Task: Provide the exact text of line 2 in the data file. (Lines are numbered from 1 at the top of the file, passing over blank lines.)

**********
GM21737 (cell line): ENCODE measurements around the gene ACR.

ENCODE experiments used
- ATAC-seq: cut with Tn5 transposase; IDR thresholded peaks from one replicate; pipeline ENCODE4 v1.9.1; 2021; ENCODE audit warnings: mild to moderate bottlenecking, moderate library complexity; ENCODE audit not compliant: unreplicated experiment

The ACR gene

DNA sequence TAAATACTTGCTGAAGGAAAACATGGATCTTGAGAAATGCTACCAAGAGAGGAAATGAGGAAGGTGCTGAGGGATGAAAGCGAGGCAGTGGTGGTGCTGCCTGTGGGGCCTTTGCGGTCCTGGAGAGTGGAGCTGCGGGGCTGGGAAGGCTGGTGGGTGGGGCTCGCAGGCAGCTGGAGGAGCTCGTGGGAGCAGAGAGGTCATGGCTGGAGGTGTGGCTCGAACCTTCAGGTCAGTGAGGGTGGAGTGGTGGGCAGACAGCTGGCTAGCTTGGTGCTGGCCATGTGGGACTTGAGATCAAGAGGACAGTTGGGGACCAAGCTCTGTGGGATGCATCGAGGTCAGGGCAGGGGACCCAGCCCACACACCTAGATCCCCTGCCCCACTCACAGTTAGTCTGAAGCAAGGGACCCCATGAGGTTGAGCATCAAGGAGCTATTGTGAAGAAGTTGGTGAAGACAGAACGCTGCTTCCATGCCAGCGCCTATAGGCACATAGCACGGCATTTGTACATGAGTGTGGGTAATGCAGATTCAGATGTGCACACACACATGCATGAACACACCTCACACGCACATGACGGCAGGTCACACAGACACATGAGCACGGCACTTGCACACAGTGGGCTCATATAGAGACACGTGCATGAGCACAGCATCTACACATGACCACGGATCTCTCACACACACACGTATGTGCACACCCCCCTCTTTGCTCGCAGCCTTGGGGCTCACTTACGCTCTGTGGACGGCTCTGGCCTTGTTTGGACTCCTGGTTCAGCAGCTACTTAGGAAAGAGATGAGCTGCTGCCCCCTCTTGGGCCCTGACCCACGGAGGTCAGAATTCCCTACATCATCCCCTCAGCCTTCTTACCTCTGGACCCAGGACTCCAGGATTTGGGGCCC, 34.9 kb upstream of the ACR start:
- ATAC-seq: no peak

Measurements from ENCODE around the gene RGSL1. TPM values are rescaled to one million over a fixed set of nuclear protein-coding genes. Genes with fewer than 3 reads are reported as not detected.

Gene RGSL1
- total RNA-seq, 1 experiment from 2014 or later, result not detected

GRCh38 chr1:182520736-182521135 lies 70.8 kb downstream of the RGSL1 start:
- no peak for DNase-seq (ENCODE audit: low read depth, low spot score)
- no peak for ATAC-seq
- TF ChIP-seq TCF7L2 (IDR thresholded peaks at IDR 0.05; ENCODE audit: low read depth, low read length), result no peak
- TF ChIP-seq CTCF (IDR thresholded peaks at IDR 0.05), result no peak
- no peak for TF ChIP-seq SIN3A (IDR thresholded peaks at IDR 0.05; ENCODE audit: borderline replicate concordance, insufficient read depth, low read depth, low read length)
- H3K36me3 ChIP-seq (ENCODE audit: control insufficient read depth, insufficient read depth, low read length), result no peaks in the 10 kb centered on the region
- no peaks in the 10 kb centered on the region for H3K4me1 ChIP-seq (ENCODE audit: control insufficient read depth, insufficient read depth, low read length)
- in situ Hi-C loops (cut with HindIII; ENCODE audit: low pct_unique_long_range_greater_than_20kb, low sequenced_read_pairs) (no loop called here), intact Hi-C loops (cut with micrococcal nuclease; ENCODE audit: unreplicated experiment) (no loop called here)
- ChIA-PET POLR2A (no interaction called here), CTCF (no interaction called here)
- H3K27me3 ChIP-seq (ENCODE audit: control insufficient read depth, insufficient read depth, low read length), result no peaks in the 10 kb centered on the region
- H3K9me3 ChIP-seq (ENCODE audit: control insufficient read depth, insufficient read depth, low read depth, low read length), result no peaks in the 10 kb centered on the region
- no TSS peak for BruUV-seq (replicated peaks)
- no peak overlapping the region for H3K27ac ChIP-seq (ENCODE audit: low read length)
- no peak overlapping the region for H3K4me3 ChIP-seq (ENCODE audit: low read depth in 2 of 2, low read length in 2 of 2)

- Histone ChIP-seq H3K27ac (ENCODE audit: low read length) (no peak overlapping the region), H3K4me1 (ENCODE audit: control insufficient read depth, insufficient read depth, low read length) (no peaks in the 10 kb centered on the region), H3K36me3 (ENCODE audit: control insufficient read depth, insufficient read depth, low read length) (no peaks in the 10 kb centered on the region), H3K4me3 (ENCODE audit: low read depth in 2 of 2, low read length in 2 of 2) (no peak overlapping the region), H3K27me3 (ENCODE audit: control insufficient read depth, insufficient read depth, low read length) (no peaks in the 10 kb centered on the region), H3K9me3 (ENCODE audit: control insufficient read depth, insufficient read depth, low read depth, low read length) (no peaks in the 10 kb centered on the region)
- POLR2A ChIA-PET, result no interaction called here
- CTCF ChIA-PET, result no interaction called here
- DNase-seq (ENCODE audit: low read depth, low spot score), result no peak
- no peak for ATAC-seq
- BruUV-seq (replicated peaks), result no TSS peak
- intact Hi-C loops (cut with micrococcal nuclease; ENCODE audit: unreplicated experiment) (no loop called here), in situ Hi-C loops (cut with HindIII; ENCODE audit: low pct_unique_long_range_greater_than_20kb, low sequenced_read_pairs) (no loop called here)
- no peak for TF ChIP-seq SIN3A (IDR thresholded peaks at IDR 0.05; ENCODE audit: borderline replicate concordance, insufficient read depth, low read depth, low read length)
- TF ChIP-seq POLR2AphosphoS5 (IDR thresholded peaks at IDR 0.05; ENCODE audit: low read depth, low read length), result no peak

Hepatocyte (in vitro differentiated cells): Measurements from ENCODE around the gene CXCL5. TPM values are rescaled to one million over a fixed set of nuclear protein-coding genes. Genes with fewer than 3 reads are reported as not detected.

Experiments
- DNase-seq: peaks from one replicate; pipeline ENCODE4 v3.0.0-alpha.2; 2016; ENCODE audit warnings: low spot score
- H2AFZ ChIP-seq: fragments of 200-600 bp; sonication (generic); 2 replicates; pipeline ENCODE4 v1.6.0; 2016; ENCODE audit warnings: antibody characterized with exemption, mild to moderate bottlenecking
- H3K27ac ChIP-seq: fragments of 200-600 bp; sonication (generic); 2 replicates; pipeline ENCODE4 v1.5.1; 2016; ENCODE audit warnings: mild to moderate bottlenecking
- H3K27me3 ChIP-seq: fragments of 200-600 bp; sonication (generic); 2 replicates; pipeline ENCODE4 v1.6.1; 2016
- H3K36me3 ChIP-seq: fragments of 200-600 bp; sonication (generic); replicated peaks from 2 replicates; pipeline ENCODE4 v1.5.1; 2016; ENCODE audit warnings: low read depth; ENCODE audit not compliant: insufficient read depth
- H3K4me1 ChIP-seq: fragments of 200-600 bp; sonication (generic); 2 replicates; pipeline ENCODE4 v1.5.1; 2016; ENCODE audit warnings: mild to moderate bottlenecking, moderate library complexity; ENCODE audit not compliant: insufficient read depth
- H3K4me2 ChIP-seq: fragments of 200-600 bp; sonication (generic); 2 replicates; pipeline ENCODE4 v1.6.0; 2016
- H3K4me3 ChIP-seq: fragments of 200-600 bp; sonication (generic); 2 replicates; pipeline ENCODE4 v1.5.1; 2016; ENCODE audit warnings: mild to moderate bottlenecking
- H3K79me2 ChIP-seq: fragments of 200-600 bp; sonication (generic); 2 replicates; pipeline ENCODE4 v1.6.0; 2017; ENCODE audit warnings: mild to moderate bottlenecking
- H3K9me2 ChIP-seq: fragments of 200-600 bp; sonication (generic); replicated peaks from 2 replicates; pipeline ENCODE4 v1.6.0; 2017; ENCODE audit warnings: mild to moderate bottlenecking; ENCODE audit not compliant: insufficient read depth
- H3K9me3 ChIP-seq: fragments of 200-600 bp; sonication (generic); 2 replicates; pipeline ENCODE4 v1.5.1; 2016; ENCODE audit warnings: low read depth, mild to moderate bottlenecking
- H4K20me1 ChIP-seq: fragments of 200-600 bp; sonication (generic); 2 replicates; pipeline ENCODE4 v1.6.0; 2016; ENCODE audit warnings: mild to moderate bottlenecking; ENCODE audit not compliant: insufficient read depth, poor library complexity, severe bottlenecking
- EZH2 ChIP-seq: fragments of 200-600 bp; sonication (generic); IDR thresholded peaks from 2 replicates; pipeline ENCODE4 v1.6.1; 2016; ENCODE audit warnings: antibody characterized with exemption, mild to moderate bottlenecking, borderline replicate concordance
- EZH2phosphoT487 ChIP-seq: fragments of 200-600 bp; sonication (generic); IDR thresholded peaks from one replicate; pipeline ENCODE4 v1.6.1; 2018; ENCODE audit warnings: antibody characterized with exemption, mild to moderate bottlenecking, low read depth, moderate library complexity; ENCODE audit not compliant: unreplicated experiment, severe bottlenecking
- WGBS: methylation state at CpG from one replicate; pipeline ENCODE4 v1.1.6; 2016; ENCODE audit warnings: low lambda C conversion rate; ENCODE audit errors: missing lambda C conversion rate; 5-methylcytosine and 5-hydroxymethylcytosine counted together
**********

ENCODE experiments used